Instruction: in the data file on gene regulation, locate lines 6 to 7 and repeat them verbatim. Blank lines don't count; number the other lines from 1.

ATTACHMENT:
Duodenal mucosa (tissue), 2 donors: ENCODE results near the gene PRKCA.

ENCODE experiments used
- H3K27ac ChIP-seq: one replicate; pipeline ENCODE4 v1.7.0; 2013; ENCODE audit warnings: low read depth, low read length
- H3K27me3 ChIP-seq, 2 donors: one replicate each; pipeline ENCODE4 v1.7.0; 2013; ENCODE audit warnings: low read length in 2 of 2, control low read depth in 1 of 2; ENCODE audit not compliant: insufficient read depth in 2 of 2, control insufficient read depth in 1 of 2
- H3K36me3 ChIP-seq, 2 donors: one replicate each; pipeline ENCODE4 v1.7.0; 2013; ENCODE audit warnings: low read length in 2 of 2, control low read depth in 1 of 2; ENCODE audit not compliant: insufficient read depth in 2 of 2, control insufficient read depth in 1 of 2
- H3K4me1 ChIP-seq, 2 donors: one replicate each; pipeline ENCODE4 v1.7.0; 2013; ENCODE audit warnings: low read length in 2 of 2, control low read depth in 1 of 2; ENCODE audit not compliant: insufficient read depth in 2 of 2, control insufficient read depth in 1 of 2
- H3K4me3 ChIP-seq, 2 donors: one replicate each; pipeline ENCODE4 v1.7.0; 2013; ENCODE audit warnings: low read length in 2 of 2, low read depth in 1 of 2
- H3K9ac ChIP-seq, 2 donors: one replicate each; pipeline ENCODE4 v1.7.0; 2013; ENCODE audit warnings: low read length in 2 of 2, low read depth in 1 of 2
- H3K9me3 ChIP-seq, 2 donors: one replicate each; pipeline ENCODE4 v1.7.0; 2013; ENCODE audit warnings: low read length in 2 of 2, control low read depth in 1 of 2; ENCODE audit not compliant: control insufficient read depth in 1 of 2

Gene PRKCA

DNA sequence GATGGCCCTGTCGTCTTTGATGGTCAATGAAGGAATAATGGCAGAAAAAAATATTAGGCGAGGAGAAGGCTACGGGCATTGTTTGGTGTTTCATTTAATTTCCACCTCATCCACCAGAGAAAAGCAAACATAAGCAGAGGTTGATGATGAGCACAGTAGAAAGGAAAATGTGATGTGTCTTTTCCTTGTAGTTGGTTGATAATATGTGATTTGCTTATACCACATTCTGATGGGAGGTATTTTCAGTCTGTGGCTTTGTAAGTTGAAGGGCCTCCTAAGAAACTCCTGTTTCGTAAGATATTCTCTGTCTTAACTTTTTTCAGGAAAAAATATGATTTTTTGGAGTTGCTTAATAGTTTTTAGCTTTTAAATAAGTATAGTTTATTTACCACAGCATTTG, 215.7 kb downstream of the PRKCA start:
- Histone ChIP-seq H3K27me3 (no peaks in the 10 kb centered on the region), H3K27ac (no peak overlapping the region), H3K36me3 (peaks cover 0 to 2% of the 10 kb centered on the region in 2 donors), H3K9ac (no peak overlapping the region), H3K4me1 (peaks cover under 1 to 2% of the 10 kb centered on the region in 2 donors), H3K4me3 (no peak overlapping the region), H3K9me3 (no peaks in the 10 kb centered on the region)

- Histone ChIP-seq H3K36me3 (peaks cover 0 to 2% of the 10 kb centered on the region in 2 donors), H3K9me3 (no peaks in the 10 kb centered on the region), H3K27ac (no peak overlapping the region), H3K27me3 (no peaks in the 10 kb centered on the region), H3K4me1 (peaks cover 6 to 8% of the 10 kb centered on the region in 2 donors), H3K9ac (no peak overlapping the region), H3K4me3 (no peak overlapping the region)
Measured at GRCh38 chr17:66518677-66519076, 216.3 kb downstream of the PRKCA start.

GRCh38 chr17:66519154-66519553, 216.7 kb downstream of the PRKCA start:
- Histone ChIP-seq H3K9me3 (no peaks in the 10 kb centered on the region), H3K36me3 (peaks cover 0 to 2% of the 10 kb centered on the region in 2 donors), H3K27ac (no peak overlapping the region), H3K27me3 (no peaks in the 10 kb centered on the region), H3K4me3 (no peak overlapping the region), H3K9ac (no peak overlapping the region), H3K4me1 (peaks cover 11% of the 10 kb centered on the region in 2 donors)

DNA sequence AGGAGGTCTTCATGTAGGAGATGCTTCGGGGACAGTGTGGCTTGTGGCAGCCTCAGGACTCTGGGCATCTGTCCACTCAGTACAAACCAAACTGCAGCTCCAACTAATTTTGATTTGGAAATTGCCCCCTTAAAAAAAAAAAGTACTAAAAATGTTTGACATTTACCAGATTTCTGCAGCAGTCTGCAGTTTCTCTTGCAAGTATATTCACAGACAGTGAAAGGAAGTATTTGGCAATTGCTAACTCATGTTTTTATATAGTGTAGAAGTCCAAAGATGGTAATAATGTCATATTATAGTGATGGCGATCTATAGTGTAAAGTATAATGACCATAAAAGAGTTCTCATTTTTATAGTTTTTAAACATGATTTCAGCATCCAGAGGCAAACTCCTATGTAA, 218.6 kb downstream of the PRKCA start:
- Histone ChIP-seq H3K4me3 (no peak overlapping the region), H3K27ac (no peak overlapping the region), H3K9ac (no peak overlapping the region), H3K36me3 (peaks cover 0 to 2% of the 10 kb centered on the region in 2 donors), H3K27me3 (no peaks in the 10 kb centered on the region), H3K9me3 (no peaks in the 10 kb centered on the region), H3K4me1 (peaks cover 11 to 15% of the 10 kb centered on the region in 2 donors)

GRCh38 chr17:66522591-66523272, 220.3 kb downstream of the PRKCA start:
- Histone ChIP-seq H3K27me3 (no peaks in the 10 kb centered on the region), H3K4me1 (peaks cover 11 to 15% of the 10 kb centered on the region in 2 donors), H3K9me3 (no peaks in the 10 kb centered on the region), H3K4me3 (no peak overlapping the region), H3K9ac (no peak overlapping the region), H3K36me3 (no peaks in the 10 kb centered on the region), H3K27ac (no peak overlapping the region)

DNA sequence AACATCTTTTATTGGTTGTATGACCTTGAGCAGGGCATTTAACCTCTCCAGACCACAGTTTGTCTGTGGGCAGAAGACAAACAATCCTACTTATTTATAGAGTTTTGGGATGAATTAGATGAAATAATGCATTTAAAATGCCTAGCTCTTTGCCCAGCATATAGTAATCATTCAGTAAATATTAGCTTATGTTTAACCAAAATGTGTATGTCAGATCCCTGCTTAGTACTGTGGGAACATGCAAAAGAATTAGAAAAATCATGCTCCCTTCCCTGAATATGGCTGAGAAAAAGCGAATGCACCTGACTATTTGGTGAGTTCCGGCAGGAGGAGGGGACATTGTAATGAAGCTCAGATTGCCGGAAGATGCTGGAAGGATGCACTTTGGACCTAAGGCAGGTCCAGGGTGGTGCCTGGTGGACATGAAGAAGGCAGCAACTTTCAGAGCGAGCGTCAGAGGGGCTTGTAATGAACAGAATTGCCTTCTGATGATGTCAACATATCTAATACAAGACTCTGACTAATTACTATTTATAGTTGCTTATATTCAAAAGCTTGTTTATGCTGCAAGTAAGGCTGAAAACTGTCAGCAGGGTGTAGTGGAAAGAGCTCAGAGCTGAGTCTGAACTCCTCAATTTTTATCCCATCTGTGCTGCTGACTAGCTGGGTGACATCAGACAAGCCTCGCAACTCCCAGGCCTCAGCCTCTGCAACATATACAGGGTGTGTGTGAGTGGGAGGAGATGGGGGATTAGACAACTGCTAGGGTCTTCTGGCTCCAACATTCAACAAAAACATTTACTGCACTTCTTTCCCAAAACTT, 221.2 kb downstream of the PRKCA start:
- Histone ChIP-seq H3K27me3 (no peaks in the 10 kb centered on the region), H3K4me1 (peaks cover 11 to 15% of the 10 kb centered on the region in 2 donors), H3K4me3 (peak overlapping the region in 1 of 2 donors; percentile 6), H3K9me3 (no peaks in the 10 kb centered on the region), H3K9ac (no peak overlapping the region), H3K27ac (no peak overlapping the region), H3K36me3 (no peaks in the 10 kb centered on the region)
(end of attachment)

- H3K4me1 ChIP-seq, 2 donors: one replicate each; pipeline ENCODE4 v1.7.0; 2013; ENCODE audit warnings: low read length in 2 of 2, control low read depth in 1 of 2; ENCODE audit not compliant: insufficient read depth in 2 of 2, control insufficient read depth in 1 of 2
- H3K4me3 ChIP-seq, 2 donors: one replicate each; pipeline ENCODE4 v1.7.0; 2013; ENCODE audit warnings: low read length in 2 of 2, low read depth in 1 of 2